JW: Zohra!

GS: I was in a movie with her.

EG: Which one was that?

GS: Bye Bye Braverman.

EG: Oh, that’s right. That was wonderful. What a good picture.

JW: I had left New York before the Barbra thing.

EG: Just before, I was in the chorus. I was in Irma la Douce.

JW: Yes. And Elliott had written to me … You had written something to me that I remember. You wrote, there’s a girl in the show, she’s dynamite. She’s terrific, I’m falling in love with her. I said, oh good, my friend is involved with a girl. That’s good! I knew at the time, you had one schoolyard crush …

EG: Oh my God, I had crushes but, just like that, I couldn’t find myself. There was no one there to calm me. I told Ingmar [Bergman] about it, you know.

GS: What had Ingmar seen you in that got his attention?

EG: He had studied … but Getting Straight. He said, when he saw Getting Straight.

GS: I’ll be damned.

JW: Oh, so that’s how Ingmar Bergman came about?

EG: Yeah, also I was really hot. So, you know, I mean …

KM: What was it in Getting Straight that he responded to so much?

EG: He said it was a scene in Getting Straight — there was something where my character was in such a rage. There was just a rage in me. It would almost be like me facing the Tea Party right now, you know. There was just a rage and an insult and Ingmar said to me, “You showed great restraint in that scene.”

JW: Taking an American actor, that was a big deal at the time.

EG: Oh God, yeah, everybody in the universe was up for it. [For The Touch] I almost didn’t do it. I said, but how can I say no. You know, let’s see if I can …

KM: You almost said no? To Bergman?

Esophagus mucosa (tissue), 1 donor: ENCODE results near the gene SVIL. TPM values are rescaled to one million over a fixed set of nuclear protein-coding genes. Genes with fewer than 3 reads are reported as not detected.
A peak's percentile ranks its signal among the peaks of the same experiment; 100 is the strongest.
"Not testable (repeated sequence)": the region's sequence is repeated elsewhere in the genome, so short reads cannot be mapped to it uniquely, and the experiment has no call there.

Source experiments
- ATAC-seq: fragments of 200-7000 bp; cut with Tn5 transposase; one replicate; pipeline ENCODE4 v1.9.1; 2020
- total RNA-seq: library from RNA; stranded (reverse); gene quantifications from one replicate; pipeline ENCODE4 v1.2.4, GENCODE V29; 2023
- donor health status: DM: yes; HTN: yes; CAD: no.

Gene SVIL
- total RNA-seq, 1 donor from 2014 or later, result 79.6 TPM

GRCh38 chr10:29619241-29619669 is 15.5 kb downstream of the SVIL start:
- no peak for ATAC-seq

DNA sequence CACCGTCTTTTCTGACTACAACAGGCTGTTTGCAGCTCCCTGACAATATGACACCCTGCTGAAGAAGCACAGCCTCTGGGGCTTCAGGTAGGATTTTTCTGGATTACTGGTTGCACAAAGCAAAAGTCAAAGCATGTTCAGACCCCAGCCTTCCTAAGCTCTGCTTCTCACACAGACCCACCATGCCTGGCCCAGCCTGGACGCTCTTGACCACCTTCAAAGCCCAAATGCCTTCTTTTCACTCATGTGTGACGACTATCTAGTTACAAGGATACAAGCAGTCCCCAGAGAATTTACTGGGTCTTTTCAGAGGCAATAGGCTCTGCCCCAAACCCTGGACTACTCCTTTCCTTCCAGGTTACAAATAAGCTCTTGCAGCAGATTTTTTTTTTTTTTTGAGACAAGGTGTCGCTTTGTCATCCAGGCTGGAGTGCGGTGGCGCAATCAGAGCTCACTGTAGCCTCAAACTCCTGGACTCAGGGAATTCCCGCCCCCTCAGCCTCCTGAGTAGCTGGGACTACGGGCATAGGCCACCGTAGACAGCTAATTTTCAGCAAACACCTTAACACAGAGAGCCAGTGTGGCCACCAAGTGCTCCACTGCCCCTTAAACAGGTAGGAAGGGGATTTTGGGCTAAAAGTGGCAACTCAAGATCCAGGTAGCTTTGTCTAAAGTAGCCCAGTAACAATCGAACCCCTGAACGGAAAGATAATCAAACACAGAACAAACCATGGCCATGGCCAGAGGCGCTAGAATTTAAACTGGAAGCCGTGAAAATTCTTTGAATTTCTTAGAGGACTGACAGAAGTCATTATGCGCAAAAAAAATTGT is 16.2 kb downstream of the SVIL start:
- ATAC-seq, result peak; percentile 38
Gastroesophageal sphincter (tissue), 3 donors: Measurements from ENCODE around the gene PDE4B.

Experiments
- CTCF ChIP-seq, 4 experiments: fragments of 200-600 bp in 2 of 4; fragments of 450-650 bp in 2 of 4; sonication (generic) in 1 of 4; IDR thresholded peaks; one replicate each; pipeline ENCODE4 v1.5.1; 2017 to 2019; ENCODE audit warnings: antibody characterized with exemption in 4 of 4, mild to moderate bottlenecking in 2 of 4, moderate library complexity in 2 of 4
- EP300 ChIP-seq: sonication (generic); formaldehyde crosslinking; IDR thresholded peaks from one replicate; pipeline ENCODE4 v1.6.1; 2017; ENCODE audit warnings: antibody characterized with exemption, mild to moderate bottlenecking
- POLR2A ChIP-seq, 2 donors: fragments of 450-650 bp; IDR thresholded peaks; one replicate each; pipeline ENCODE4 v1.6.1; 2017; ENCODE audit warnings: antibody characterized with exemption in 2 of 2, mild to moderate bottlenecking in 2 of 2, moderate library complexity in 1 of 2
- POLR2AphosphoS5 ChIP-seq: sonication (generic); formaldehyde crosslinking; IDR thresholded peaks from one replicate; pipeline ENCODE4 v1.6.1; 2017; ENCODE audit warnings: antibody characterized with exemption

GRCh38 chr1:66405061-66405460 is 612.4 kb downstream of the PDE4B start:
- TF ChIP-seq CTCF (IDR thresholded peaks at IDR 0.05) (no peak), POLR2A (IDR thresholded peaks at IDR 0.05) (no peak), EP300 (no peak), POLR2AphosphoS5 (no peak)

EG: Well, here’s the deal. I was making a living for my family for the first time. And you know, and I didn’t understand anything. We had Begelman and them but they were in it for what they could get out of it. I didn’t know. I didn’t understand myself. I didn’t know anything about meaning. You know, if I could do something for my family but even then you get to the family. You’re more educated formally than the rest of us, George? Dartmouth, right?

GS: Columbia.

EG: Columbia? I met somebody who was at Dartmouth. I have his card. I like to get it clear.

JW: I’ve got a few dollars on Columbia.

GS: Oh right, yeah.

[Everyone laughs]

EG: So that sort of worked out. But it was tough. Oh yeah, making a living. I don’t know how I’m gonna act with the best actors in the world with Bergman. I mean, Bergman didn’t write scripts like we do with indication of direction; it’s like a novella. I thought, oh my God, I can’t expose my ignorance to that, but I can’t say no. So they had him call me in the West Village. [Does Bergman voice] “Hellloooooo. Little Broooootherssssss.”

JW: What did he say?

EG: [Bergman voice] Liiitttttlle Brottttthhhherrrrrr.

JW: Little Brother?

EG: Little brother. He called me that. And so my hair stood up. And I thought, oh, I can trust me with him and him with me. It’s like I talk to a dog or a baby. And so I came. And, whoa, that was really interesting.

KM: You really liked him …

EG: I loved Ingmar. He showed me Fellini’s The White Sheik. He said with Fellini, there’s always music. Fellini will endure and survive. So, working on The Touch, we met in his office, read everything, I met with the whole team. And it was more than that. I’m doing this to see if I can work with the finest actors in the world, Max and Bibi. And then I had a week off so I went to Paris and that’s where Peckinpah wanted me to do Straw Dogs.

KM: Really?

EG: Do you know this?

KM: No.

EG: Straw Dogs. And so he called me, I was at L’Hôtel in Paris and downstairs in the lobby on the phone Peckinpah said, Elliott. You do read between the lines, don’t you? And I said, Sam, I live between the lines. And until such time as I understand the lines it’s way too terrifying for me to think where I live. Now that I’ve started to learn how to work with this instrument, you know, where we can get ahead. Like how I said to Warren Beatty, we’re fucking elderly. Elderly, you know, we are elderly. But our spirit is not.

GS: Well what about Peckinpah?

EG: He just wanted me. But there was Danny Melnick, was, you know, and one of the reasons I didn’t do it is in terms of Jack Brodsky and David Begelman. Because Bobby Kaufman, you remember him? He said, “You’re a moneymaking machine.” And just doing so many things and I didn’t know how to stop. Because Altman also wanted me to do McCabe & Mrs. Miller. And I didn’t do it. I didn’t do it. I did I Love My Wife, which means a lot to us. Not the picture, but the concept.

[Everyone laughs]